Speaking of the child. . .you know, The Child.  I’m with Thomas Paine (you know, the Paine-in-the-backside guy who gave us Common Sense, The Age of Reason and the phrase “The United States of America”?!).  Yes, I’m with that Paine, who said he had no beef with Jesus, in fact admired the heck out of the guy.  There is no need to disparage the character of one of history’s most exemplary characters.  Without worshipping the man who was, legend tells us, born in a barn in a bundle of dirty hay, I can appreciate the man and his message, his “way” of peace and justice and basic human kindness.  In my mind, most of the Christian Church, those who call themselves by his name and claim to “follow” him, still can’t wait to get away from the dirty manger, to get out of the dark and dank barn, the dung-heaped stable, that is, to escape and deny the poor and humble origins, as quick as the donkey can waddle.  That is, they never really got the Christmas Story and, ironically, tragically, can’t seem to get the baby crucified fast enough–in barely three months (here comes Good Friday)!  As I have said for years in many forms in many writings and sermons and classes:  Jesus would never be welcomed in any of the places called “Church.”  Now, isn’t that disturbing?  A sad fact; a disappointing irony.  And now, as a former person of faith, I remain discouraged by this, and I’m reminded throughout the year, but especially at “Christmastime,” of the disconnect, the strange and odd and weird disconnect between “Christmas” and the birth of a poor Palestinian Jew 2000 years ago.  I don’t get it.  And yet, I do.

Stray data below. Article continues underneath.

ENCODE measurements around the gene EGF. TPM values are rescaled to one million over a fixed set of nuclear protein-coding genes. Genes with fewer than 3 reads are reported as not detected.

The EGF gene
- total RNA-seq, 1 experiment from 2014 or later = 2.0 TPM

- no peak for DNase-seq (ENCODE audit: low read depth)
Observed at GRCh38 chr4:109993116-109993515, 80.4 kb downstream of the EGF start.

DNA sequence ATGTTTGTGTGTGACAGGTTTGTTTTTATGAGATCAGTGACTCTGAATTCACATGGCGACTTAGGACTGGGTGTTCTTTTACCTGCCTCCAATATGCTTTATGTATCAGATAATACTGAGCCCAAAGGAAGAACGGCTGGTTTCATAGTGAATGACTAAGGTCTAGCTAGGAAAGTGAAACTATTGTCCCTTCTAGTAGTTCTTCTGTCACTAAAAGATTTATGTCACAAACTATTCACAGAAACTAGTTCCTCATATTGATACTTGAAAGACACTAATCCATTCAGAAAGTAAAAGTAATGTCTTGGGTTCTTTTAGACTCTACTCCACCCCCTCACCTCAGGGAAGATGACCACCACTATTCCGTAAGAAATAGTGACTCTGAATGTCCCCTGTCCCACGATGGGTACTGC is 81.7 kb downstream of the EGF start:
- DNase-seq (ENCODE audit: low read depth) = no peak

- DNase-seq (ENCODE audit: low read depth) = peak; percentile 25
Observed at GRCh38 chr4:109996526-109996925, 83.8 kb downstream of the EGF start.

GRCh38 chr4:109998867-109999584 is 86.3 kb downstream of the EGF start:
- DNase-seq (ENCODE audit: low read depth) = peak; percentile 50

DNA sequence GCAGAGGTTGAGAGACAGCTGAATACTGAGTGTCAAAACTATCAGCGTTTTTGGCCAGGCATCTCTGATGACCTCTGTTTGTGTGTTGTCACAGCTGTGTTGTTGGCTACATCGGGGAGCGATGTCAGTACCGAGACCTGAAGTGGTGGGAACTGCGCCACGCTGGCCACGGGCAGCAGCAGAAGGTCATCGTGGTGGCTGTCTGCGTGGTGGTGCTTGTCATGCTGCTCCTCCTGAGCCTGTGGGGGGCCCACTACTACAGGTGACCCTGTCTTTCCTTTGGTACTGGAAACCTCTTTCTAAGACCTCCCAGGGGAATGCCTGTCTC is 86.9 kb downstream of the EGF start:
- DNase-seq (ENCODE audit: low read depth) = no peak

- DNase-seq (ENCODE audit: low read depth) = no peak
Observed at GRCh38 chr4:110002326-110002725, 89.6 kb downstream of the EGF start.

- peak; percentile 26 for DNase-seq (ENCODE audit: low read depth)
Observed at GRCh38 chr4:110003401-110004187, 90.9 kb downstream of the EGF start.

Here’s the toast for you to take into the season of lights.  Think of it as a kind of Atheist Christmas Card, a non-believer’s wish for comfort (seasoned with a pinch of dis-comfort) along with generous helpings of  joy and goodness and gratefulness:

Celebrate the Child, the real child of the story; reflect on the circumstances of poverty and injustice and religious/political oppression in which that child was born, and in which many children are born today.  Turn the celebration into compassionate collaboration.

Celebrate that the child grew to be the wise teacher Yeshua, Jesus, and that Jesus was a great and respectable figure in human history.  Find joy and courage in the fact that he can’t be owned or packaged by any philosophy or religion.